World Horse Welfare is urging everyone to sign a petition to the European Commission to take heed of scientific evidence from the European Food Standards Agency and impose a maximum journey limit of nine to 12 hours for the 50,000 horses transported to slaughter across Europe every year.
Under existing EU legislation, the journey to the slaughterhouse for many horses can last for days with little chance to eat, drink or rest along the way.
Legally, transporters must make one hour food and water stops for the horses every eight hours and after 24 hours the horses must be unloaded and given 24 hours rest at a control post before continuing their journey, but to which there is no limit.
Whether any of this is adhered to depends on the level of enforcement and this differs widely from country to country.
With the help of World Horse Welfare’s campaigning, many improvements to conditions have been made and the number of horses transported long distances to the slaughterhouses has fallen by 70% in the last 15 years.
This petition is the next step in the charity’s journey to end the long-distance trade by 2027.
Scientific evidence shows that horse health and welfare deteriorate on long journeys, and so World Horse Welfare’s latest petition calls on the European Commission to take heed of the recommendation from its own scientific advisors at the European Food Safety Authority to impose a 12 hour maximum journey limit for horses.
In addition to its positive impact on horse welfare, this proposed change in the legislation would also make it easier for transporters to comply with and enforcement agencies to enforce the legislation as shorter journeys could be better harmonised with driver working and rest times.
World Horse Welfare Chief Executive, Roly Owers, said: “We have been campaigning for 90 years against needlessly long journeys for slaughter in terrible conditions, and with the support of the public, including through previous petitions, we have helped to make so many improvements.
"Horses destined for slaughter in Europe are no longer loaded onto vessels by crane, nor left in trains for days on end at borders – and with the partitions we helped to introduce significant injuries and fatalities are far less common.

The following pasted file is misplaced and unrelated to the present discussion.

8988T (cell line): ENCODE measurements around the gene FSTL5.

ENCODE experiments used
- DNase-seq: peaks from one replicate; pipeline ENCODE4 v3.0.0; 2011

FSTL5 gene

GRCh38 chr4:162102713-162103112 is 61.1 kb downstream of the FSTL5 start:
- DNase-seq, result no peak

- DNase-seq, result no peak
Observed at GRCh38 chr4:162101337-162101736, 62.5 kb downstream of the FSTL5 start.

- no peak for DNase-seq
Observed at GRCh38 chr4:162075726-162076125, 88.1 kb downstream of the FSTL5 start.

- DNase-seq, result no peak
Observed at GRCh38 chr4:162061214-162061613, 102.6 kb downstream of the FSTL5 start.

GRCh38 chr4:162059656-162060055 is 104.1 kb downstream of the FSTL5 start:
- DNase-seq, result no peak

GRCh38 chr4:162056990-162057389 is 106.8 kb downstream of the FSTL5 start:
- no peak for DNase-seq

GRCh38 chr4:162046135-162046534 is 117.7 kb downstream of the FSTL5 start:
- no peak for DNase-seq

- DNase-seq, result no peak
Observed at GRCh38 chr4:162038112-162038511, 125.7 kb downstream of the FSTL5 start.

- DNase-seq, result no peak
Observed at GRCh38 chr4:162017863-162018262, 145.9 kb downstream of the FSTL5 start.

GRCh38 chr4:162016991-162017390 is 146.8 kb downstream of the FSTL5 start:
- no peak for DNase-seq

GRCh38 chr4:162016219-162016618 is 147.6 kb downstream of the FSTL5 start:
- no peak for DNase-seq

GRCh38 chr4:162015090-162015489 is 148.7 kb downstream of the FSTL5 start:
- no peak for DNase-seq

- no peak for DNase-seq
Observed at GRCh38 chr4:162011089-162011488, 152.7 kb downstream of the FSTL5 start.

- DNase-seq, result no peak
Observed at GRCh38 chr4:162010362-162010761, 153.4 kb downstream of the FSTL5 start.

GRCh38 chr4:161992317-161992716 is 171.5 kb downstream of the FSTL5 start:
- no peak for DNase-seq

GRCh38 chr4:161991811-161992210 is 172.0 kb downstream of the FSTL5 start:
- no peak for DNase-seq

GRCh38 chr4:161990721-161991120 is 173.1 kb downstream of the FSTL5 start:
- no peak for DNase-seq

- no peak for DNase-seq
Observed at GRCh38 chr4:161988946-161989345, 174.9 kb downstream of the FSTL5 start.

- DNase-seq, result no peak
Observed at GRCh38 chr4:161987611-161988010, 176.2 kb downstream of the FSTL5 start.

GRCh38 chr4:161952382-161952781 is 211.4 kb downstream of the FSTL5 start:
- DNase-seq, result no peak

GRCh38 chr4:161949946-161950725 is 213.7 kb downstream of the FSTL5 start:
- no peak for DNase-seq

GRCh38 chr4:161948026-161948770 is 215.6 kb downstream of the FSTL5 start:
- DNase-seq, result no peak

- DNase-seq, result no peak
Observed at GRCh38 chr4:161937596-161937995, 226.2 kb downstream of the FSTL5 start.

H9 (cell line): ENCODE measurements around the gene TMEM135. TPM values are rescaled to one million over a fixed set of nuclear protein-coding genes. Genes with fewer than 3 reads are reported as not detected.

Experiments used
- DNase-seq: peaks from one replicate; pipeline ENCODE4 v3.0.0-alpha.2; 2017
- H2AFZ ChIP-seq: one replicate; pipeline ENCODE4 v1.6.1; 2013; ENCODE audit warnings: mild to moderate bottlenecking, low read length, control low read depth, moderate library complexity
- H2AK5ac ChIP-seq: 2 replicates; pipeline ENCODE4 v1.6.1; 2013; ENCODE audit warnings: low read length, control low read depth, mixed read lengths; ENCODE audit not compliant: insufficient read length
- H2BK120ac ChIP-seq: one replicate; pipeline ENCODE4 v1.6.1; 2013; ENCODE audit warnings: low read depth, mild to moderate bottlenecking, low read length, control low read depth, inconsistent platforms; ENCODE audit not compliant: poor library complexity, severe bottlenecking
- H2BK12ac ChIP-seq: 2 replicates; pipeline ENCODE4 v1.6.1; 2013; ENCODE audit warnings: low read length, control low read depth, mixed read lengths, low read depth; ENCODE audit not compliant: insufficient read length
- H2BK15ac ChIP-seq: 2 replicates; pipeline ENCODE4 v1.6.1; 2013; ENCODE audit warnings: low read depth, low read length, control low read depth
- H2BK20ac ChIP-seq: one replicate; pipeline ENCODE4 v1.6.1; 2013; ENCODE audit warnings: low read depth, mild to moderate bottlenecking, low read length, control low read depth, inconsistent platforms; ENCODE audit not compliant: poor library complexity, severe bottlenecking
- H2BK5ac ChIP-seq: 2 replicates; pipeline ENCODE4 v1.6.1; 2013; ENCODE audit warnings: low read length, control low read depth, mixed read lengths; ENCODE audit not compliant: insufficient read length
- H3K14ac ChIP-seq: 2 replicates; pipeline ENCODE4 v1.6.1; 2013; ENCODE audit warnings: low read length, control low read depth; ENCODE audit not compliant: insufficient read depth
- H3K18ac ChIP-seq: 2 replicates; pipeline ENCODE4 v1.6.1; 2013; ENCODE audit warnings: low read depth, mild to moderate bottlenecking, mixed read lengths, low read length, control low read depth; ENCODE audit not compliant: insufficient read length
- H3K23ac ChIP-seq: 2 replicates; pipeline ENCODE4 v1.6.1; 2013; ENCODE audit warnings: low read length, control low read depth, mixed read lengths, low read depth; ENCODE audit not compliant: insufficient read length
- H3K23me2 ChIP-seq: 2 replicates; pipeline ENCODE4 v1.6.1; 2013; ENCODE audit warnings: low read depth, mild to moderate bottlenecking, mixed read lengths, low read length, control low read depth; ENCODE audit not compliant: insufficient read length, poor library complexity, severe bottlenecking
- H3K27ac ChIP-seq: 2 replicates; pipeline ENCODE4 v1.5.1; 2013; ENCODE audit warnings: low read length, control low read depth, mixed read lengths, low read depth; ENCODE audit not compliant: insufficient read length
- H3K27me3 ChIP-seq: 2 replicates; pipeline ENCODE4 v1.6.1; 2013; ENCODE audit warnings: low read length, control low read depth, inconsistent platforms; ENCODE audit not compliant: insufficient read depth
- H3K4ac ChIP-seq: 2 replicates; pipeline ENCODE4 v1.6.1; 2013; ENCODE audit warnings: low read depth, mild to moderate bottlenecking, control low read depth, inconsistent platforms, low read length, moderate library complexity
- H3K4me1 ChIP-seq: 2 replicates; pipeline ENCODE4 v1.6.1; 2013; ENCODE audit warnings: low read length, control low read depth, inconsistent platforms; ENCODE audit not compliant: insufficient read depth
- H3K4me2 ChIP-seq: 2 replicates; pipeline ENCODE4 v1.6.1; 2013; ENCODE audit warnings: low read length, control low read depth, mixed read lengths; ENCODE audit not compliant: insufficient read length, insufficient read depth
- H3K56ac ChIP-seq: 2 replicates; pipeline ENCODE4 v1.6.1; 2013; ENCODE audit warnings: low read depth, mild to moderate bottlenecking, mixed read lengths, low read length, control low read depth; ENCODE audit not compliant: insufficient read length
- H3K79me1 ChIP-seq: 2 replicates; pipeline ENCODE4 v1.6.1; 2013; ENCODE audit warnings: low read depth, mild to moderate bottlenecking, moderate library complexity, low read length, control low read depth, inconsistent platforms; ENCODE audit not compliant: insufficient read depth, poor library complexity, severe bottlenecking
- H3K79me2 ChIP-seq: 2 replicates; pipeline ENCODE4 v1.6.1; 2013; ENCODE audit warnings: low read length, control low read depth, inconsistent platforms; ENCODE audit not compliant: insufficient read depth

"These changes have also helped to reduce the numbers transported by 70% over the past 15 years, but 50,000 horses still need our help. We have set an aim to end these long journeys for slaughter by our centenary in 2027 and we need the full force of public support behind us.
“It is completely unacceptable that the very legislation put in place to protect animal welfare would allow so many thousands of horses to be subjected to journeys as long as 24 hours at a time when the evidence is clear that such long journeys are bad for horse health and welfare.
"We firmly believe that introducing a nine to 12 hour maximum, finite journey limit will help improve conditions even further, enable better compliance and enforcement of the law and reduce the risk of the spread of disease as horses’ immune systems are so prone to being compromised on long journeys.
"While we fully recognise that the length of journeys is not the only factor, it is a key one – especially when combined with the lack of water, food and rest that we unfortunately still see.
“Horses should be slaughtered as close to source as possible and we hope to one day see the needless long-distance trade consigned firmly to history.
“I urge everyone to please sign our petition, and encourage your friends and family to do so as well. We know that petitions work and have helped bring about change - every signature counts.”
When World Horse Welfare (previously the International League for the Protection of Horses) was founded in 1927, it was with the goal of putting a stop to the terrible conditions in which British working horses were transported to the continent for slaughter.
Having achieved changes to UK laws that should protect British horses from indiscriminate export for slaughter, World Horse Welfare has focussed on ending needlessly long journeys horses endure as they are transported across mainland Europe for slaughter – a significant number of which travel from Eastern Europe to the south of Italy.
To sign the petition please visit: http://bit.ly/2pWImPB